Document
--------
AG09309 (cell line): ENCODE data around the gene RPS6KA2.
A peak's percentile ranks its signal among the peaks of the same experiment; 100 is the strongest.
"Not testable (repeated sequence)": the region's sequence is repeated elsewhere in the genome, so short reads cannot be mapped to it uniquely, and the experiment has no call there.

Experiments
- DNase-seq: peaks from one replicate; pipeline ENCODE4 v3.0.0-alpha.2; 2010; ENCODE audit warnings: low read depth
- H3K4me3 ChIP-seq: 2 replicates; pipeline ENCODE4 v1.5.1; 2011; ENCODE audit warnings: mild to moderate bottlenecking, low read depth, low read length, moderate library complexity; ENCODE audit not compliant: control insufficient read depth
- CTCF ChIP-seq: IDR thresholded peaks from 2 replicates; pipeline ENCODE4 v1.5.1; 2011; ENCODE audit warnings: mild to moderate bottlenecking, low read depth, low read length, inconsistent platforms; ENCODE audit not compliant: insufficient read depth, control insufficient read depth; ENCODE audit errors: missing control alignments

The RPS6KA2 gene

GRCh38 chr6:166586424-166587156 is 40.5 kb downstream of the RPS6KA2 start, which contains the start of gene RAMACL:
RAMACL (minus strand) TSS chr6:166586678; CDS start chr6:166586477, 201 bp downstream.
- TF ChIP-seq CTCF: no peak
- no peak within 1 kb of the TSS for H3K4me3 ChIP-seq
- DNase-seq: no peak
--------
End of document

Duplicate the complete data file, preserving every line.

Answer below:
AG09309 (cell line): ENCODE data around the gene RPS6KA2.
A peak's percentile ranks its signal among the peaks of the same experiment; 100 is the strongest.
"Not testable (repeated sequence)": the region's sequence is repeated elsewhere in the genome, so short reads cannot be mapped to it uniquely, and the experiment has no call there.

Experiments
- DNase-seq: peaks from one replicate; pipeline ENCODE4 v3.0.0-alpha.2; 2010; ENCODE audit warnings: low read depth
- H3K4me3 ChIP-seq: 2 replicates; pipeline ENCODE4 v1.5.1; 2011; ENCODE audit warnings: mild to moderate bottlenecking, low read depth, low read length, moderate library complexity; ENCODE audit not compliant: control insufficient read depth
- CTCF ChIP-seq: IDR thresholded peaks from 2 replicates; pipeline ENCODE4 v1.5.1; 2011; ENCODE audit warnings: mild to moderate bottlenecking, low read depth, low read length, inconsistent platforms; ENCODE audit not compliant: insufficient read depth, control insufficient read depth; ENCODE audit errors: missing control alignments

The RPS6KA2 gene

GRCh38 chr6:166586424-166587156 is 40.5 kb downstream of the RPS6KA2 start, which contains the start of gene RAMACL:
RAMACL (minus strand) TSS chr6:166586678; CDS start chr6:166586477, 201 bp downstream.
- TF ChIP-seq CTCF: no peak
- no peak within 1 kb of the TSS for H3K4me3 ChIP-seq
- DNase-seq: no peak